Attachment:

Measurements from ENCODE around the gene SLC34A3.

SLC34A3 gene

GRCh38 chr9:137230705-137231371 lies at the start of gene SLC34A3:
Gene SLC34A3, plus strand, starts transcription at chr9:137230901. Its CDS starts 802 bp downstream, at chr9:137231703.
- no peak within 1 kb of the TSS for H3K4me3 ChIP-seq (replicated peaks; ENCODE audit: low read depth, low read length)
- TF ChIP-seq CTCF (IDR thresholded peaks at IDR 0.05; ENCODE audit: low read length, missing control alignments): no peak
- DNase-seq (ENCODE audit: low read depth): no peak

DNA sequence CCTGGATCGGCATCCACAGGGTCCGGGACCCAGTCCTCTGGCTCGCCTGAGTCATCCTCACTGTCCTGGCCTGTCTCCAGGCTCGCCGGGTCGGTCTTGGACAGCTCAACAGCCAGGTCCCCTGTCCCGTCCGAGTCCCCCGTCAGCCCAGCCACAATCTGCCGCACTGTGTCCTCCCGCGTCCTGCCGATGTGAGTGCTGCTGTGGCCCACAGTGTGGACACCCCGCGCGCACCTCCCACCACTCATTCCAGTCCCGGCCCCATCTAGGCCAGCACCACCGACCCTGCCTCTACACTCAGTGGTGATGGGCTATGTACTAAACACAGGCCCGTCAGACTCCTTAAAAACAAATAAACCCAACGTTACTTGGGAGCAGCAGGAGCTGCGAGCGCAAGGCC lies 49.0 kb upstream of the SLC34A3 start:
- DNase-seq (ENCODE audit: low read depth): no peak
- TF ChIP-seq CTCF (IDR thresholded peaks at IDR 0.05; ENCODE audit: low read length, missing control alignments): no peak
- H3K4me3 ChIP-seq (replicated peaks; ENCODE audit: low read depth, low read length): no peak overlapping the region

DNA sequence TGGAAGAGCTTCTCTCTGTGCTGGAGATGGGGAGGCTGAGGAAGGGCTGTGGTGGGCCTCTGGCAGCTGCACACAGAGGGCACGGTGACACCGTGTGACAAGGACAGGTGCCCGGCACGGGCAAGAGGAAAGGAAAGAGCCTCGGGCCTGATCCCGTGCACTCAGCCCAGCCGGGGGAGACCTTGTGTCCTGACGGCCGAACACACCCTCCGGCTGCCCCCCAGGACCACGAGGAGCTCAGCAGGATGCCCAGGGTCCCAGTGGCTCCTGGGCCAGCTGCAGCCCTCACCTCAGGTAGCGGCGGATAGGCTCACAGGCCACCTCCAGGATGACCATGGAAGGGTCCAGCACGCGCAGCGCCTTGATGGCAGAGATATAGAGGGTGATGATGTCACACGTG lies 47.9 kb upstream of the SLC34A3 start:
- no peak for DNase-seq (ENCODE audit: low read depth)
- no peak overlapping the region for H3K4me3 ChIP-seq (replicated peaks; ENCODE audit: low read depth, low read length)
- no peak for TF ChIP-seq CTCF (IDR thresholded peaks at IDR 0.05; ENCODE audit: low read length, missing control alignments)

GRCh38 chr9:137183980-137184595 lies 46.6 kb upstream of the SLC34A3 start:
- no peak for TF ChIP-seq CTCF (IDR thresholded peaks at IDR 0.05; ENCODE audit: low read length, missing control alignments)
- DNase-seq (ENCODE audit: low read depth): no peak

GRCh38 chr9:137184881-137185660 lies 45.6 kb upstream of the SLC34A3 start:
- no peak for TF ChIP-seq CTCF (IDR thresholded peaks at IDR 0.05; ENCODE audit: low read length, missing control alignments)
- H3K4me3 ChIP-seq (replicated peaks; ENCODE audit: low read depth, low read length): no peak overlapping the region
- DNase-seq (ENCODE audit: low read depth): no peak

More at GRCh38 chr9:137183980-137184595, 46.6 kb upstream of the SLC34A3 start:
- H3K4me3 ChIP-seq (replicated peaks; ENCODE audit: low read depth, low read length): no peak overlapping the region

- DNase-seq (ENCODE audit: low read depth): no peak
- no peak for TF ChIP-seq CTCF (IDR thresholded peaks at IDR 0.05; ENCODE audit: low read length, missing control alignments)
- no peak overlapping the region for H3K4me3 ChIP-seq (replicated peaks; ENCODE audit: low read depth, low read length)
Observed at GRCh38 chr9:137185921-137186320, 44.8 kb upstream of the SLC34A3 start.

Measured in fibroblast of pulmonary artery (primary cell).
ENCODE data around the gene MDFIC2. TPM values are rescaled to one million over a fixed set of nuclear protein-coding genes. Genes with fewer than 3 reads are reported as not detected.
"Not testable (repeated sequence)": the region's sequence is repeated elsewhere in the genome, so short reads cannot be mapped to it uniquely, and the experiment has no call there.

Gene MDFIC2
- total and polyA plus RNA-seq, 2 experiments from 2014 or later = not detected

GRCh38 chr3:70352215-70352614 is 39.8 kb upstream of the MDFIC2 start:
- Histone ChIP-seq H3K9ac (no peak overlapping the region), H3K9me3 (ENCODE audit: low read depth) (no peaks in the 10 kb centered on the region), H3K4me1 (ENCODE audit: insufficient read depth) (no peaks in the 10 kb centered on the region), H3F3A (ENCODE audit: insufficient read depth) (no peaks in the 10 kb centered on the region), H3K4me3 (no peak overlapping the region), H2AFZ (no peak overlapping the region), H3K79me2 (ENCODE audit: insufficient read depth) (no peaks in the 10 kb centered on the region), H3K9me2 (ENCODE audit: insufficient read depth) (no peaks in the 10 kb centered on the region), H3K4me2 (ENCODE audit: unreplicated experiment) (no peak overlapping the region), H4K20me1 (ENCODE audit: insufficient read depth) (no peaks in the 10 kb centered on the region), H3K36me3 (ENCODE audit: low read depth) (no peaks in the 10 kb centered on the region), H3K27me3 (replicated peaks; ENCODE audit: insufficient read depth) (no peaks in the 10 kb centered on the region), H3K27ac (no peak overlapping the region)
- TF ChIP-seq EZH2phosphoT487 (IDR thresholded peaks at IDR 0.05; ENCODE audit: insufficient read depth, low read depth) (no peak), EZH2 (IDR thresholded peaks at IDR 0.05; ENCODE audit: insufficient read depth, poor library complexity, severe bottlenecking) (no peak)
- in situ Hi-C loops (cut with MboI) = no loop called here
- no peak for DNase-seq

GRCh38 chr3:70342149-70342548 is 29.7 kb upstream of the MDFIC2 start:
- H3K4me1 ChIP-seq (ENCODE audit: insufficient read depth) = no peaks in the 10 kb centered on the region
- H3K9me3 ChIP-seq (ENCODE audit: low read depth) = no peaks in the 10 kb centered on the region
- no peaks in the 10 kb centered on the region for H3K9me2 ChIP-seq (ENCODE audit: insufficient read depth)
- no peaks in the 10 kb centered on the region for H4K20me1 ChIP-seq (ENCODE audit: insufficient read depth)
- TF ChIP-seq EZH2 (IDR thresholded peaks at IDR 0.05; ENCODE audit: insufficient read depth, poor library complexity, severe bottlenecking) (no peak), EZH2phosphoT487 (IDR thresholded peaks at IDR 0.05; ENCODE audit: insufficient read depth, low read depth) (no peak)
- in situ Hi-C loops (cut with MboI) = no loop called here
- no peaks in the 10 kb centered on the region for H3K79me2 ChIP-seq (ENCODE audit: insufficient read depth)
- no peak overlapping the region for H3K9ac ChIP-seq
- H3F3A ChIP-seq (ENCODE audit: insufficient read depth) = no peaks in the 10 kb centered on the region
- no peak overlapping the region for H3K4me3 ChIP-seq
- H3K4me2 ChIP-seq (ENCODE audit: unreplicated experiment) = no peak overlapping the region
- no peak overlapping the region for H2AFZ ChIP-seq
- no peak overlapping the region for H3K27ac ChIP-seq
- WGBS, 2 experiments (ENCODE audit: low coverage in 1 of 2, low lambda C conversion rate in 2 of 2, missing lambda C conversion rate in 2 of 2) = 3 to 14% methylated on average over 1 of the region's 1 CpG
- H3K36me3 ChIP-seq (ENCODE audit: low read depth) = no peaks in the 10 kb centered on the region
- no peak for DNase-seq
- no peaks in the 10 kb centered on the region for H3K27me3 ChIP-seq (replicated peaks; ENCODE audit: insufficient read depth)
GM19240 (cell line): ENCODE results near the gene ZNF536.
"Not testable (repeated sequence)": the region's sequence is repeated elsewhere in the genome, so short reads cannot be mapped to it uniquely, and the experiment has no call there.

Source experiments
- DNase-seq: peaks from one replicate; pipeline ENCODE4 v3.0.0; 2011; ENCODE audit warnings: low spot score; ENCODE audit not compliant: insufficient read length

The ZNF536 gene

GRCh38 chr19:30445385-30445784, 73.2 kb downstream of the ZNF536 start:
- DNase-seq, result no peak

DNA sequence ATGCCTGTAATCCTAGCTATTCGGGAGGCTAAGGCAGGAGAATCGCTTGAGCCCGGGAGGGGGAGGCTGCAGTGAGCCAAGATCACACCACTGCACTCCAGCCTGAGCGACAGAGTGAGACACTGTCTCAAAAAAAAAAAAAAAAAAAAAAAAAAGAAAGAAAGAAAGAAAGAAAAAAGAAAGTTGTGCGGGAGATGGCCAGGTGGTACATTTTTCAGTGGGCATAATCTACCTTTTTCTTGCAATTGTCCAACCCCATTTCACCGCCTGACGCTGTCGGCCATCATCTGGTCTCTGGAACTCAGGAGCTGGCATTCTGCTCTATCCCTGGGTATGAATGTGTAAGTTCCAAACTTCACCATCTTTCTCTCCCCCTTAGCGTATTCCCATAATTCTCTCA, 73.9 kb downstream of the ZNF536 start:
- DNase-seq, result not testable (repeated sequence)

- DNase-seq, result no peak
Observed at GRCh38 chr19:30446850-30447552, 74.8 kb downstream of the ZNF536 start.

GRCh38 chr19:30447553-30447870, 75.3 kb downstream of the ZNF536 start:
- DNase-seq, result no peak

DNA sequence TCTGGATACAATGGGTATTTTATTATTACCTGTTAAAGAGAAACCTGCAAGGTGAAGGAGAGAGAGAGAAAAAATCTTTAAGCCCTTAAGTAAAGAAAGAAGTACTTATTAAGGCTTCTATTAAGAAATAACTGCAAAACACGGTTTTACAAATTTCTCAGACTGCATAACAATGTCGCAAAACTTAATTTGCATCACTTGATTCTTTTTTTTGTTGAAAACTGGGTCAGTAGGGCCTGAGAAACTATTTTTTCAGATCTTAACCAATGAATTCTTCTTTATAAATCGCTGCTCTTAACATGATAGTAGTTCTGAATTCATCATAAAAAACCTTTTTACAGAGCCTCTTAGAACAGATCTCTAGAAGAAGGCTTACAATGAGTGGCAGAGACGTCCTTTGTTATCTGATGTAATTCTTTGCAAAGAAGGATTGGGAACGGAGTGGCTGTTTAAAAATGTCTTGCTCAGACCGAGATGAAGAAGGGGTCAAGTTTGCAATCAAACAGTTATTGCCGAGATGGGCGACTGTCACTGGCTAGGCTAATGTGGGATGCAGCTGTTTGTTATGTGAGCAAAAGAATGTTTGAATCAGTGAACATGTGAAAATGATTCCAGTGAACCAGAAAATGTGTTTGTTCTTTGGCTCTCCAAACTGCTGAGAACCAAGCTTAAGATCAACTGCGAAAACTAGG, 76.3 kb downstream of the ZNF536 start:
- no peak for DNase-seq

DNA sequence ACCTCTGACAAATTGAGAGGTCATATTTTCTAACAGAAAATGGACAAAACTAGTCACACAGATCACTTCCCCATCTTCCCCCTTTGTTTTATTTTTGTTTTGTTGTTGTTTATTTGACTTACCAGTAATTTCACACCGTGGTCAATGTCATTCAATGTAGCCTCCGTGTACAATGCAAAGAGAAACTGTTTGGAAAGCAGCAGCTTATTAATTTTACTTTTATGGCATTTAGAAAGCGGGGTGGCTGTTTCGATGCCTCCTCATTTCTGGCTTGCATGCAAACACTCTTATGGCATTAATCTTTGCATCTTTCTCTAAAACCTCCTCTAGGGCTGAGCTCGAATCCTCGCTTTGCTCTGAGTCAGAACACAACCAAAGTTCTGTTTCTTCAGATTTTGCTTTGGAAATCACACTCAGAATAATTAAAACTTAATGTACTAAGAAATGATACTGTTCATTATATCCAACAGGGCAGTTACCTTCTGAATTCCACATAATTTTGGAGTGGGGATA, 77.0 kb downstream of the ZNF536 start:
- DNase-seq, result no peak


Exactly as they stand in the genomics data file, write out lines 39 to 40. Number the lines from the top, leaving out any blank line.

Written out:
GRCh38 chr3:70342149-70342548 is 29.7 kb upstream of the MDFIC2 start:
- H3K4me1 ChIP-seq (ENCODE audit: insufficient read depth) = no peaks in the 10 kb centered on the region